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Join the Bachelor of Science (Marine Ecology) and help us make new discoveries about the sea and the life within it every day. You could even help preserve that life for the future.
Find out more about the Bachelor of Science parent structure
More than 70% of the Earth’s surface is covered by seawater - this marine environment plays a crucial role in supporting life on our planet. It is diverse, complex and a valued natural resource.
The Bachelor of Science (Marine Ecology) will teach you about the principles and processes underpinning marine ecology, the vastness of life in the seas and coasts. You’ll learn that much of the marine environment remains undiscovered.
Imagine monitoring whale movements and their impact on fish species or providing consultancy on sustainable practices for construction near waterways. As a marine ecologist your unique skills and knowledge, will be in huge demand and lead to a range of jobs working independently or for agencies like DOC, NIWA and the Ministry for Primary Industries.
Learn about majestic creatures of the underwater world, gain skills for estimating dolphin populations or investigate an area of marine ecology that interests you through our courses: Quantitative Statistics, Marine Mammalogy and Topics in Marine Ecology.
You can apply for scholarships from NIWA and the Ministry of Primary Industries. Our connections and innovation in marine studies mean our students are highly regarded among these agencies and are very successful in gaining these scholarships.
Massey’s marine ecology programme will introduce you to the biological principles and processes that are basic to all forms of life in the sea. You will learn about the ecology of marine organisms; how they interact with one another; and with their environment and the land. You will gain a solid grounding in marine ecology history and theory. Studying at Massey will also give you practical skills in field biology and data analysis and support you in formulating and answering complex questions about the marine environment.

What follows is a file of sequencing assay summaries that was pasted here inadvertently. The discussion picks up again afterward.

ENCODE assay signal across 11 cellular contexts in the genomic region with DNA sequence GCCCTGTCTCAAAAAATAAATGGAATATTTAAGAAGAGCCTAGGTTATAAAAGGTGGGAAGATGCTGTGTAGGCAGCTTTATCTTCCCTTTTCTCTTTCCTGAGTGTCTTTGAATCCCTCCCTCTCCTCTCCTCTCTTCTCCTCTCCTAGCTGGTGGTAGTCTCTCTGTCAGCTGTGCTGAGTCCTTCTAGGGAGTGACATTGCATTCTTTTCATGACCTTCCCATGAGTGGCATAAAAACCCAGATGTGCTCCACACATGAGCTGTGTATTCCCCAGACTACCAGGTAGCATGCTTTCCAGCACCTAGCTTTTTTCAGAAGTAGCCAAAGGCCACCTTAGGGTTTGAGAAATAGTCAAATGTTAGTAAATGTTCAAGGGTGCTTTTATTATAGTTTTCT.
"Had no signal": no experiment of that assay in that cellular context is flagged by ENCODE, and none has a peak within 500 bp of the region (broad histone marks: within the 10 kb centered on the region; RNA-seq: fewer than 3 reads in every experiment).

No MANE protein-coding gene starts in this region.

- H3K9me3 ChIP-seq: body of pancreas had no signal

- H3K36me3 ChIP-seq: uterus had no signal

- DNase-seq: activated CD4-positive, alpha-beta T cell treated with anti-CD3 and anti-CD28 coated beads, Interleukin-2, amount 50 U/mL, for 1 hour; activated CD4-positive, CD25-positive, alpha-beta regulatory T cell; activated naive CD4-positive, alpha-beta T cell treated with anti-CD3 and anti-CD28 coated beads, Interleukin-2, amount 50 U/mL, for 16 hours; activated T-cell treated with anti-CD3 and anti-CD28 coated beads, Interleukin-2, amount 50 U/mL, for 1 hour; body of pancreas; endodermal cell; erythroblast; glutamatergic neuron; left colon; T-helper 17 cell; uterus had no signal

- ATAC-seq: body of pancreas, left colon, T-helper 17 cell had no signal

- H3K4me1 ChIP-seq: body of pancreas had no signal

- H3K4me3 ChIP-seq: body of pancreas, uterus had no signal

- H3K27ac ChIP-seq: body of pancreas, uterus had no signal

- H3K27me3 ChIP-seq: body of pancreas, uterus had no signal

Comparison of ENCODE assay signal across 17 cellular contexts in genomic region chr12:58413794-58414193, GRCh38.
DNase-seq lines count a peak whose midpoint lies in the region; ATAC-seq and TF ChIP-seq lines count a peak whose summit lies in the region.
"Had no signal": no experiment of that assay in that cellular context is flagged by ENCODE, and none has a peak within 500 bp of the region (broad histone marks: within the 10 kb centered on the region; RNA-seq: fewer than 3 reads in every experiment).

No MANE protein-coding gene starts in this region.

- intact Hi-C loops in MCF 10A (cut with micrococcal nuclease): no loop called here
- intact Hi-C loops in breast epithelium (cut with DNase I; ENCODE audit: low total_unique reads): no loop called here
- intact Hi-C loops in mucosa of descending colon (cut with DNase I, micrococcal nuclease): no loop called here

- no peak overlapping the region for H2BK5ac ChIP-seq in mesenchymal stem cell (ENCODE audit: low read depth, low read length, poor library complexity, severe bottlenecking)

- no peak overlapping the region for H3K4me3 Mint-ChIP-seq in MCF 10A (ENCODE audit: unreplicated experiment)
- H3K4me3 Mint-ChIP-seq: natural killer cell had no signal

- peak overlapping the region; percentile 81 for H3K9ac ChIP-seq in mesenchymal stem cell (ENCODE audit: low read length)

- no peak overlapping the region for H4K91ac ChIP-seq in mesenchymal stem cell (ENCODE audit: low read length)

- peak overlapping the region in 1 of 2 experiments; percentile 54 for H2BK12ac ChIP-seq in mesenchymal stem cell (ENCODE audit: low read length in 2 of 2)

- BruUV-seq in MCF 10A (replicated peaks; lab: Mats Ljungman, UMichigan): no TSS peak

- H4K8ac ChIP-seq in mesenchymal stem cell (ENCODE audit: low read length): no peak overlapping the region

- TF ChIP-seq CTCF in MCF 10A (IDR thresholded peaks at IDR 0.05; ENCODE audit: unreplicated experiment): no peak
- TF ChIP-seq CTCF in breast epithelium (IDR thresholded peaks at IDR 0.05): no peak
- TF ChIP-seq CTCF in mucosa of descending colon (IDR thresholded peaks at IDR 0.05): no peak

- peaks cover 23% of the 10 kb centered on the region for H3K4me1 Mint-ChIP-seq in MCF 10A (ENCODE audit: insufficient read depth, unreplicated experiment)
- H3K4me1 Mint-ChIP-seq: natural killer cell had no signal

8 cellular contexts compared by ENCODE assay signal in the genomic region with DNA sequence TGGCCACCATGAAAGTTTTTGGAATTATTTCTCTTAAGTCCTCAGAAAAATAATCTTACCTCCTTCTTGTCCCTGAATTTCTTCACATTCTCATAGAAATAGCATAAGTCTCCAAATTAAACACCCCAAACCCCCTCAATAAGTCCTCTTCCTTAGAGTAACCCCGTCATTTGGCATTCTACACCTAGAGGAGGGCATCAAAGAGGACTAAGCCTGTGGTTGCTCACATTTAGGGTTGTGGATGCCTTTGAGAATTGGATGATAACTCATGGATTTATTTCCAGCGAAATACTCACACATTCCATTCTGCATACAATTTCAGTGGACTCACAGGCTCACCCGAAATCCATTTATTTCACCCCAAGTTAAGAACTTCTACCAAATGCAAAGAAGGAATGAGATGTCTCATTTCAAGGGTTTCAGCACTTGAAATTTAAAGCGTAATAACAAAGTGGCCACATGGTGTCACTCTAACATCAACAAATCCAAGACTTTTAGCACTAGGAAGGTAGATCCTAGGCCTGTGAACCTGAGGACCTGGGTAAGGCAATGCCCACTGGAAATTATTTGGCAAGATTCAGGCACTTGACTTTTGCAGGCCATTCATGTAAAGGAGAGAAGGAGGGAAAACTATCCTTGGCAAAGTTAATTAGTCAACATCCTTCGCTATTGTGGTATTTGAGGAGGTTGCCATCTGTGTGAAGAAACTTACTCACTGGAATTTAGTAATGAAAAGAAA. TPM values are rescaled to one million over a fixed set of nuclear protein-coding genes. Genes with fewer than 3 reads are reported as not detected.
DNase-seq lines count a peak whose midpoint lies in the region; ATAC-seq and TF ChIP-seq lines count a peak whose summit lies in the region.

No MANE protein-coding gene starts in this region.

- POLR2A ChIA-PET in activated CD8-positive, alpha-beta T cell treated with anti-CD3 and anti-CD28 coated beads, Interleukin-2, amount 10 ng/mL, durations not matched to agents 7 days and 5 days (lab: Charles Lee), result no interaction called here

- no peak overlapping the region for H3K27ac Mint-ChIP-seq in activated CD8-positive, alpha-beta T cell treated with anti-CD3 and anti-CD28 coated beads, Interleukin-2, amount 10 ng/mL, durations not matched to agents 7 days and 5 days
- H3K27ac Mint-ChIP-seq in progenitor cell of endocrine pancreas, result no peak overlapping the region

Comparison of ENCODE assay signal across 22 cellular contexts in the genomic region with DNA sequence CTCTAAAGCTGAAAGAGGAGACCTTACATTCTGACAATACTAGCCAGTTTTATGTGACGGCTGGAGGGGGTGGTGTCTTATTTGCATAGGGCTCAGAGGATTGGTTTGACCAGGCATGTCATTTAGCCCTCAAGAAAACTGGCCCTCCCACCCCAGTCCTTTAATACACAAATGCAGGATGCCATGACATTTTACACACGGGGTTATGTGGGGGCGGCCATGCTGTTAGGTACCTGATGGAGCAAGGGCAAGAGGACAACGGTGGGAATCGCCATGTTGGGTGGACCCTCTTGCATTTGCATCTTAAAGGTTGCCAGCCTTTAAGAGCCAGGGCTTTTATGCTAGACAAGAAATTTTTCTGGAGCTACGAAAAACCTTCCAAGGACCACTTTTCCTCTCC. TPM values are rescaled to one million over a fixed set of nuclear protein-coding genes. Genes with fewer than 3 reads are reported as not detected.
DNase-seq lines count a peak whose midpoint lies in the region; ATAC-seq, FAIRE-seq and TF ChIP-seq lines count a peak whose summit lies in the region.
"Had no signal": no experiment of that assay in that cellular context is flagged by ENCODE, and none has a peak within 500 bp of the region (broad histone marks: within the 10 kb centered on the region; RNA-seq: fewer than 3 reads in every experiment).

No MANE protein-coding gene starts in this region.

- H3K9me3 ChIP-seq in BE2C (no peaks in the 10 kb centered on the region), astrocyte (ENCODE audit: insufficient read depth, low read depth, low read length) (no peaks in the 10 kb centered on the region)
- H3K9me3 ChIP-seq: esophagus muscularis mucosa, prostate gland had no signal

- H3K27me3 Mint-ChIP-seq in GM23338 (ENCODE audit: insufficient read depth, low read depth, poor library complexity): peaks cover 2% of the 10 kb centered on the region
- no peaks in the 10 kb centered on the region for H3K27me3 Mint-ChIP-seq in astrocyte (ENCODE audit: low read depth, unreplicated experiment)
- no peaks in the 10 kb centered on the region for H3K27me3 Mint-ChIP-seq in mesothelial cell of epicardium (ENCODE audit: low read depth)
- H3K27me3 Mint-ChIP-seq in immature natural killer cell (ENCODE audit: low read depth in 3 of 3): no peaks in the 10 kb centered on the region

Understanding the sea is a multidisciplinary endeavour encompassing biology, ecology, statistics, physical and the social sciences. At Massey we have expertise in all these areas - you’ll get access to our experts across all the sciences.
We also have world-renowned experts in quantitative marine statistics and marine mammalogy. If you wish, the opportunity exists to further specialise in these fields of research at a postgraduate level.
A Ministry of Education report, undertaken over nine years, showed that those who complete a qualification in a science, technology, engineering or mathematics field of study have high relative earnings after they complete their study. Earnings can be substantially more than other graduates.
The Bachelor of Science aims to give a broad scientific education. You’ll get a strong foundation in the key science subjects, as well as the indepth knowledge of biological sciences directly relevant to a career in this field.
“The hands-on experience during courses was fun yet practical and gave me confidence I was learning working skills…”
Returning from fishing near Whangarei one day, I spotted a large pod of dolphins and a mother-calf pair of whales. It was then I knew I wanted to dedicate my life to working with whales and dolphins.
Massey appeared to have a good ecological department and the courses looked hands-on. As I did not graduate from high school and was enrolling as an adult student, I felt Massey provided me with the best opportunity and support for my situation.
I was given a solid foundation that allowed me to get to the next level of study.
For almost two years during my undergraduate study I volunteered for a PhD student who was researching the common dolphins in the Hauraki Gulf. This gave me skills I could apply in the field and in the lab and eventually led to my postgraduate opportunity at Massey.
For my master’s, I am researching why Great Barrier Island waters are important for bottlenose dolphins and to identify differences in behaviour between areas of high and low levels of tourism using behavioural and acoustic recordings. I am also assessing the usefulness of citizen science in cetacean research and identifying the occurrence of bottlenose dolphins around the North Shore and Whangaparaoa coast. I will describe the acoustic repertoire of bottlenose dolphins at Great Barrier Island and maintain a photo-ID catalogue for the Hauraki Gulf.
Marine ecology opens the door to an exciting and dynamic career.
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